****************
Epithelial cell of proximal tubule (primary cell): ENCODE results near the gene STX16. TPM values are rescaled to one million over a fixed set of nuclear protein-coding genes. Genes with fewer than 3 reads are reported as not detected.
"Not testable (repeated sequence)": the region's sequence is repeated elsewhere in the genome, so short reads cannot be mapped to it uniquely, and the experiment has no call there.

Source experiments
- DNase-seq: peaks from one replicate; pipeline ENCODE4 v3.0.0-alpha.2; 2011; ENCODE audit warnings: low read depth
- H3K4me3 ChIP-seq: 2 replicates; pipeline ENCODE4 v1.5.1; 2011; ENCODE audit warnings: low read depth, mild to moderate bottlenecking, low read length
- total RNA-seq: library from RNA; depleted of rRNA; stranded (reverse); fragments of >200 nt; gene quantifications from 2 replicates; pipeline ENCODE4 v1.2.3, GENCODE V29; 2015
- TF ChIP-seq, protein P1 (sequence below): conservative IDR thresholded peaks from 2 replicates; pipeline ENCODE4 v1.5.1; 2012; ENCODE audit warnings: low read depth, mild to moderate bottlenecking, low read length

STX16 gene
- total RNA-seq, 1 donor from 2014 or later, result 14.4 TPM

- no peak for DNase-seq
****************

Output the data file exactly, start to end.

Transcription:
Epithelial cell of proximal tubule (primary cell): ENCODE results near the gene STX16. TPM values are rescaled to one million over a fixed set of nuclear protein-coding genes. Genes with fewer than 3 reads are reported as not detected.
"Not testable (repeated sequence)": the region's sequence is repeated elsewhere in the genome, so short reads cannot be mapped to it uniquely, and the experiment has no call there.

Source experiments
- DNase-seq: peaks from one replicate; pipeline ENCODE4 v3.0.0-alpha.2; 2011; ENCODE audit warnings: low read depth
- H3K4me3 ChIP-seq: 2 replicates; pipeline ENCODE4 v1.5.1; 2011; ENCODE audit warnings: low read depth, mild to moderate bottlenecking, low read length
- total RNA-seq: library from RNA; depleted of rRNA; stranded (reverse); fragments of >200 nt; gene quantifications from 2 replicates; pipeline ENCODE4 v1.2.3, GENCODE V29; 2015
- TF ChIP-seq, protein P1 (sequence below): conservative IDR thresholded peaks from 2 replicates; pipeline ENCODE4 v1.5.1; 2012; ENCODE audit warnings: low read depth, mild to moderate bottlenecking, low read length

STX16 gene
- total RNA-seq, 1 donor from 2014 or later, result 14.4 TPM

- no peak for DNase-seq